On the Ground – Occupy Chicago

Occupy Chicago

Originally posted October of 2011

We see many “Occupy” movements across the United States, and across many other nations in the world. We don’t exactly know what the Occupy movement is defined by, because it is defined by so many things. In different areas around the world and even if in different states, the “Occupy” movement has a different themed message. The most used message we see today is “We are the 99 percent”, referring to the difference in wealth between 99 percent of the country, and 1 percent. This message is used to unify the movement, but does not necessarily define it.

What we can all agree on though, is that more than a movement, the “Occupy _____” is an expression of peoples discontent with dishonest business, political, and social practices. What this “movement” really is, is an expression by people. The failed economic policies of the United States, and dishonest business practices seemed to have caused the first “Occupy Wall St.” protest, and from there movements have spread in different cities across the country. Many have seen these protests as only of those with liberal agendas, or people who don’t want to work, or even anti-capitalist/socialist. Our contributor, Sania has gone to “Occupy Chicago” to see what these protests are really about, in the heart of America.

We would like to report to you what she saw, and thought about this movement in Chicago IL on October 10th 2011,

I heard about this protest through the social media site Facebook, and was wanting to check out it’s purpose, and what the people of IL were protesting about in Chicago. The protest was located in front of the Chicago Federal Board of Trade building, which was iconic because of the buildings purpose. I really heard the message of these protestors, and it was loud and clear. They were protesting about corporate greed, and the fact that these corporations benefit from billions of dollars of revenue, yet the majority of the country is left with nothing. They saw the irony in how the taxpayer bails out many of the same corporations that are forcing them to foreclose on their house. The main theme of the protest was against corporate greed which these protestors thought, prevented the majority of people in this country from befitting financially.  Some other issues which people are protesting was how these fortune 500 companies participate in a mass number of human rights violations, how they also contribute to WAR, and for some…their existence actually depends on WAR (blackwater, etc). Basically, there is a whole conglomerate of issues which people are facing — but the common factor is that these big business, lead by WALL ST., are the driving forces behind these issues.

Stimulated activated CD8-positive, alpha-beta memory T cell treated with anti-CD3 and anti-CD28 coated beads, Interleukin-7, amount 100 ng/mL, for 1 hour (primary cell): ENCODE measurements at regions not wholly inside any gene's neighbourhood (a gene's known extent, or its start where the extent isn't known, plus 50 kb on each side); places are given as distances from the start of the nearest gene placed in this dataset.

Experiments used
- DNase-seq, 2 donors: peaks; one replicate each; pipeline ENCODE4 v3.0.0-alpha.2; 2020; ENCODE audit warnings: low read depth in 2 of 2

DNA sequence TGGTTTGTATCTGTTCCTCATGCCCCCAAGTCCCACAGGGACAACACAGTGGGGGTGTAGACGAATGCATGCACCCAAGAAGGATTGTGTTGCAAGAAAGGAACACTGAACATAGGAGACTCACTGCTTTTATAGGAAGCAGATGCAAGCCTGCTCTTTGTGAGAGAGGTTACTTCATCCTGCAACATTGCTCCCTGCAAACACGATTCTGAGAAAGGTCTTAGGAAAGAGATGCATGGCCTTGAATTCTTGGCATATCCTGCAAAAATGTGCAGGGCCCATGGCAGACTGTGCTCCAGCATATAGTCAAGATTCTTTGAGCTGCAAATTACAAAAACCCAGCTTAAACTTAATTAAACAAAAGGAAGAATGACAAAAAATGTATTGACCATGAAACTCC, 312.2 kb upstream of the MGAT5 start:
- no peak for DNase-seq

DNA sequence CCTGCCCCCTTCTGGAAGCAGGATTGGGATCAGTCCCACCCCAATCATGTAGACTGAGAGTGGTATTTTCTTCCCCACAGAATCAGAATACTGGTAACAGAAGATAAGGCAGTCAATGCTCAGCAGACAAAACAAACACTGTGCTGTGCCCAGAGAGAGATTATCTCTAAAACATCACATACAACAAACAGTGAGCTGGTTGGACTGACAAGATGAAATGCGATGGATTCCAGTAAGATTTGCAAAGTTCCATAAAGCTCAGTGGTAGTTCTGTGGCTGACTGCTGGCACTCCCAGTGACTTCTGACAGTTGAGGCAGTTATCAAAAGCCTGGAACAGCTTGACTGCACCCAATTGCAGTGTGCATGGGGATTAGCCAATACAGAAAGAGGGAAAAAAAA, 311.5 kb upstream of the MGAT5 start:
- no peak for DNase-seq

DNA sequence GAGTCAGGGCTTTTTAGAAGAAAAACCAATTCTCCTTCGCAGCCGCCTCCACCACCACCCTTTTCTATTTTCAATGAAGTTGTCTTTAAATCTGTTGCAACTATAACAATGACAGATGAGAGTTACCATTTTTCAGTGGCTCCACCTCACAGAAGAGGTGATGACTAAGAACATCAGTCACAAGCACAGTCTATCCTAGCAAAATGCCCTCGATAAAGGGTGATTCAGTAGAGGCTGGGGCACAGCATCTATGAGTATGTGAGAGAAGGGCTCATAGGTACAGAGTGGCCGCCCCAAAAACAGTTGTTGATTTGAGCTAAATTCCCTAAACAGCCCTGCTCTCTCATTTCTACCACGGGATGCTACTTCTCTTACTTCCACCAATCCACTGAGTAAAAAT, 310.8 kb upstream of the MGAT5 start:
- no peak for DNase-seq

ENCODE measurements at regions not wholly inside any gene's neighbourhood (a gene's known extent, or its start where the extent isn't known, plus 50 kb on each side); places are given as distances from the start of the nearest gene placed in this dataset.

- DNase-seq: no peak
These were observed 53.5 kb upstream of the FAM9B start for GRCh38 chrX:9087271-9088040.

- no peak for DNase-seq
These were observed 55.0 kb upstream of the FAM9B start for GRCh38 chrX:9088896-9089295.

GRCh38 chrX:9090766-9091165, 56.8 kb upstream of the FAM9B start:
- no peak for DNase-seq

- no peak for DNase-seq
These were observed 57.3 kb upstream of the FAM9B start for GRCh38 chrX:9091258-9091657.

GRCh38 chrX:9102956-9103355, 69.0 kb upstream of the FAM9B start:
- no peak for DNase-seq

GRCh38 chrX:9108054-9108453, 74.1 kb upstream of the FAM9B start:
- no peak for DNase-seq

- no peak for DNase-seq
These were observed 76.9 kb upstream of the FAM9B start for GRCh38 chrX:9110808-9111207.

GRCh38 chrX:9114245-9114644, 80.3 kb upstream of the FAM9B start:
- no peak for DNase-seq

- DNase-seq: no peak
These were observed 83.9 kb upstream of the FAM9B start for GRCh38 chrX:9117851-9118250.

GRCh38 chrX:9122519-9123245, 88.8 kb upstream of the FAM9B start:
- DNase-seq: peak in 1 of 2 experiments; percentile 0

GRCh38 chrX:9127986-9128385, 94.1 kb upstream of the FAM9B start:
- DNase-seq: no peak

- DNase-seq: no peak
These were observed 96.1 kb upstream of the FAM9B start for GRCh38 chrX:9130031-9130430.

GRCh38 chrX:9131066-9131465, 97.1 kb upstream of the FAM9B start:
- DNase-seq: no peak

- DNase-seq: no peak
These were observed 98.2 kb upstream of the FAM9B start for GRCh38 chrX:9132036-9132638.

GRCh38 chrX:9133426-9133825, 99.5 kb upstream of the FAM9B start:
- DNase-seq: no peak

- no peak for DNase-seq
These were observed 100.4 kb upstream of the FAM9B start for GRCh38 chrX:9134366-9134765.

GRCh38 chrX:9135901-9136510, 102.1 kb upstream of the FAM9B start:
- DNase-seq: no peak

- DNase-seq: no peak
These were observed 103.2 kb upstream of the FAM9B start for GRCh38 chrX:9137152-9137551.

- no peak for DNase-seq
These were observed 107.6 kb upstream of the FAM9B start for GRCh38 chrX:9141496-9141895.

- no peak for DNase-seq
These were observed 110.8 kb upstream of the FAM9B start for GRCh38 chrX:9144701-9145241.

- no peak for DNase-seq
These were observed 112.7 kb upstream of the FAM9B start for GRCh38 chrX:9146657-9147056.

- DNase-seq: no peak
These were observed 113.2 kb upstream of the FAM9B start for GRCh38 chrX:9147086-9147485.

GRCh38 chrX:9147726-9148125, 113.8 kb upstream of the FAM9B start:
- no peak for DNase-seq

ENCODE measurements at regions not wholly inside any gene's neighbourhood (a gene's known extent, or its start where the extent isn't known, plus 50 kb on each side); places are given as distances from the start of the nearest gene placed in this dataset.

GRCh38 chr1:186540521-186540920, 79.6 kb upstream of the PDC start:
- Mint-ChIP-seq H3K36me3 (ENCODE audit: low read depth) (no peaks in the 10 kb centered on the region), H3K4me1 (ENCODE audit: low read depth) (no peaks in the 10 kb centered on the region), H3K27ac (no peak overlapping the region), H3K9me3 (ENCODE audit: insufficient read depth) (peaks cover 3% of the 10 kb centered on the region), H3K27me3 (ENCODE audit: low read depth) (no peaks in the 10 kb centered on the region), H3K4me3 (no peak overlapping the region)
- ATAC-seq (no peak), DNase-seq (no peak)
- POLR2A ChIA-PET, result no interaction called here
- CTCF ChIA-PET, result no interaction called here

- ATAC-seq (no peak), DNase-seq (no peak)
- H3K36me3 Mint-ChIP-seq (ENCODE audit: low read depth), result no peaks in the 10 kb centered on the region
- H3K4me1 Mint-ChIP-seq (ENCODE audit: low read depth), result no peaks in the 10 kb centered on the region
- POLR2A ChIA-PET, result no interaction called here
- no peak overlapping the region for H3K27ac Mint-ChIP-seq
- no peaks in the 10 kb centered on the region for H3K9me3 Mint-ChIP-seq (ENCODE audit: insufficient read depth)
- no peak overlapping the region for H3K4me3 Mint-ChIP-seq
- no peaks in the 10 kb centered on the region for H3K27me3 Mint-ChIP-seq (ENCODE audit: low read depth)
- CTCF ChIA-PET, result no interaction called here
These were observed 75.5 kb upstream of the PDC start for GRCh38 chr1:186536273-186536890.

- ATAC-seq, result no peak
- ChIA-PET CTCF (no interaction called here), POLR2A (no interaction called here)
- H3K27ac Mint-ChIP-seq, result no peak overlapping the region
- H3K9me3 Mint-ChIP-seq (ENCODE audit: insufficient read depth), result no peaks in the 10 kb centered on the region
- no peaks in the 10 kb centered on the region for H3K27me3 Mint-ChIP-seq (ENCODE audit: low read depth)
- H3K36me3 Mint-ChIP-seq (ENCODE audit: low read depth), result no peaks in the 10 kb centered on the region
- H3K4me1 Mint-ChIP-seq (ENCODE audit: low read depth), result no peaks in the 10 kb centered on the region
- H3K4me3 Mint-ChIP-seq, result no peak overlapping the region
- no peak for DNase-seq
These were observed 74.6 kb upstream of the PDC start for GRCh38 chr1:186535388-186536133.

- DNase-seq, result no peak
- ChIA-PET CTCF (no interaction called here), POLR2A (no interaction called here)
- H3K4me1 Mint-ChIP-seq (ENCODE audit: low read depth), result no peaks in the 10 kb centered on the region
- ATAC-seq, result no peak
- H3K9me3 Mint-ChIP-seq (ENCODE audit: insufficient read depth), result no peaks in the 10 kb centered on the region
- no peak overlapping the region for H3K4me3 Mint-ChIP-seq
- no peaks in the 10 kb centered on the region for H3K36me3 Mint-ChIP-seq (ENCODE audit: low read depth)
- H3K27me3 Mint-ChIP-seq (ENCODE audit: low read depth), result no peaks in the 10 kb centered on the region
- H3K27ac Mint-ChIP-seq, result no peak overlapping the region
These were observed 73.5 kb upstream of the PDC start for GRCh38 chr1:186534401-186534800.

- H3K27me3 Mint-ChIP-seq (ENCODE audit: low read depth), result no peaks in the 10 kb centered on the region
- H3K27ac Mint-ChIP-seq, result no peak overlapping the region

While I cannot independently verify the situation at Occupy Wall St., I can testify that the Chicago Occupy protest was an organized, trash free protest. The protestors even had a set of rules like a small community. It was definitely not violent (and no break off anarchist were present – editors note). When I hear about remarks that Occupy protests are anti-capitalist, I think from the Chicago protest, there were not anti-capitalists remarks but reform to stop greedy corporations from ruining the economy with destructive polices. I saw some regulation reform as well. What I really think these protestors are doing, is giving a voice to the poor in America, or the less fortunate. They want things to change such as the government looking after the common man, and not after the CEO’s of huge corporations.

Overall I would say my experience at the “Occupy” Chicago protest was a good one. I saw people who wanted real change to happen, but I’m not sure if our current political and economical discourse will allow that to happen. While I do think the “Occupy” movement is a step towards change, they might have to be more central and clear on their demands. This movement seems to be a political and social one, and it would be really interesting to see the kind of change they make in the upcoming years.

We all have differences of opinion on what the message of the “Occupy” movement really is, or even if it should be happening.

Give us your thoughts and comments on this article. Comment below!

Have questions for Sania? Post comments below!

From umayrsufi.com’s “On the Ground” series

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